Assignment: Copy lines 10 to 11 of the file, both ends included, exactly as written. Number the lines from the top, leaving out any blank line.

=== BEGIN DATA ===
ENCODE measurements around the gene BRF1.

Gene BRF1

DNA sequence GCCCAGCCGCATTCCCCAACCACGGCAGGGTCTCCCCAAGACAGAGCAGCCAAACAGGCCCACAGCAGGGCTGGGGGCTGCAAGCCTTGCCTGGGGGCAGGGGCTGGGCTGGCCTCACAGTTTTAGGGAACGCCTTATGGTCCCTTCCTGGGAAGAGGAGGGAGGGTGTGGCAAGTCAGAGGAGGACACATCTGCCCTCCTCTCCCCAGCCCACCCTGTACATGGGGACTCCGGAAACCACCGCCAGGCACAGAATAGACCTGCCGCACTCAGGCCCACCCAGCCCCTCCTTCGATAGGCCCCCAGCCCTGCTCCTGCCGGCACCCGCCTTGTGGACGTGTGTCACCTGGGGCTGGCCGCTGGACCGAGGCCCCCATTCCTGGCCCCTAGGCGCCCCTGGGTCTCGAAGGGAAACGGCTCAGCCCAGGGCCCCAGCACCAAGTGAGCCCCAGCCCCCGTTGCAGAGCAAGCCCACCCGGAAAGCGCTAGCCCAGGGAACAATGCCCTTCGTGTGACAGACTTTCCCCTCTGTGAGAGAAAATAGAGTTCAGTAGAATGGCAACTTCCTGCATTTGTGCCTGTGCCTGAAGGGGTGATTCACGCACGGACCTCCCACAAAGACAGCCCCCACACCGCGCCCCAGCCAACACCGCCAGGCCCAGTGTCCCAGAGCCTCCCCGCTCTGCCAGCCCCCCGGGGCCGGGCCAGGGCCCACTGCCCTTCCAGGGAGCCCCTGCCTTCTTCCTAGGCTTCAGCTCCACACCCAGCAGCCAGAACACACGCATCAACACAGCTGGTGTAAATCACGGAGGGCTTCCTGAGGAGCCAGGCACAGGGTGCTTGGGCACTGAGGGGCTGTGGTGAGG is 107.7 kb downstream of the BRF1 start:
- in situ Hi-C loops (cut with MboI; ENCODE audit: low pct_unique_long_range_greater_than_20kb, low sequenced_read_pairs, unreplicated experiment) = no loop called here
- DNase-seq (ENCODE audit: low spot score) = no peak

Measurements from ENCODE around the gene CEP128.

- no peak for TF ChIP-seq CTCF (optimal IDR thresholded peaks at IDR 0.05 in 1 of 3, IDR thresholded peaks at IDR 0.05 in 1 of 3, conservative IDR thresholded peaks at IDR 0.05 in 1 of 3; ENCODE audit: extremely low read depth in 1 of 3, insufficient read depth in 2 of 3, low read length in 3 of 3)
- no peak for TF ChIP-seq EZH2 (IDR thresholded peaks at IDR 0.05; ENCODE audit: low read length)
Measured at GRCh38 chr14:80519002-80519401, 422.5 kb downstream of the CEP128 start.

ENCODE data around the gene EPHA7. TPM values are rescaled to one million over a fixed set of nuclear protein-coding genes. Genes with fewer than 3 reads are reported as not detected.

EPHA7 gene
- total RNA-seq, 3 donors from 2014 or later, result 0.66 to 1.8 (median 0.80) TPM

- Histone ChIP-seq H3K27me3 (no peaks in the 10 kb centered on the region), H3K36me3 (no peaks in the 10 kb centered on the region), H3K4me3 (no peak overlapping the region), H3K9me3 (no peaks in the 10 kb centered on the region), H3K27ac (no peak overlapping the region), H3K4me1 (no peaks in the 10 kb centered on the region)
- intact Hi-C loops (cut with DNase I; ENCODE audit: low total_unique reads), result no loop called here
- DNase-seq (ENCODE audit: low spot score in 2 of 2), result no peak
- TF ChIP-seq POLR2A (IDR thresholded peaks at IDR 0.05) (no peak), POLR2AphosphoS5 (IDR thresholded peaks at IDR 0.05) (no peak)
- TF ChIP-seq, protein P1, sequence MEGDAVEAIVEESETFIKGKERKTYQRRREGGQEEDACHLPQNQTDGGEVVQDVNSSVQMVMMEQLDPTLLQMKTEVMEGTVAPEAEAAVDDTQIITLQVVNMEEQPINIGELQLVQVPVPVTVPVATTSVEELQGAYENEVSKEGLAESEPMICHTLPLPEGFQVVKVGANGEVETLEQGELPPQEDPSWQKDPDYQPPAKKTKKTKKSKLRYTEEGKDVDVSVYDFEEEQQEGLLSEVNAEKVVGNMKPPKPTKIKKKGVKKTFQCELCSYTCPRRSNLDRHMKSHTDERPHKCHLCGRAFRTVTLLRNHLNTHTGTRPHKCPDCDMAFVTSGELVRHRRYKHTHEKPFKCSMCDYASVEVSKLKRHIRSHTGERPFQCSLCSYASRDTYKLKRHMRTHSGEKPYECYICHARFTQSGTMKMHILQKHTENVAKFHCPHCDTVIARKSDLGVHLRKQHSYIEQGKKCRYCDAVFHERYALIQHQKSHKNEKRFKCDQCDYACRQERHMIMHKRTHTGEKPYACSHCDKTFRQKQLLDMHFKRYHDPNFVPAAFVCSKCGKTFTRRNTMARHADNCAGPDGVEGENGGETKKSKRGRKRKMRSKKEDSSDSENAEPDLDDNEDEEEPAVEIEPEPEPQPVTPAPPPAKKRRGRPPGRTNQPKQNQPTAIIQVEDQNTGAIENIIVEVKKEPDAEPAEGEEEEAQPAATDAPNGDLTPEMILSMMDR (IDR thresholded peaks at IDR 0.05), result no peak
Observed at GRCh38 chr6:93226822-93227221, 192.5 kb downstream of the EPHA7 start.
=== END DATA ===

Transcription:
ENCODE data around the gene EPHA7. TPM values are rescaled to one million over a fixed set of nuclear protein-coding genes. Genes with fewer than 3 reads are reported as not detected.

EPHA7 gene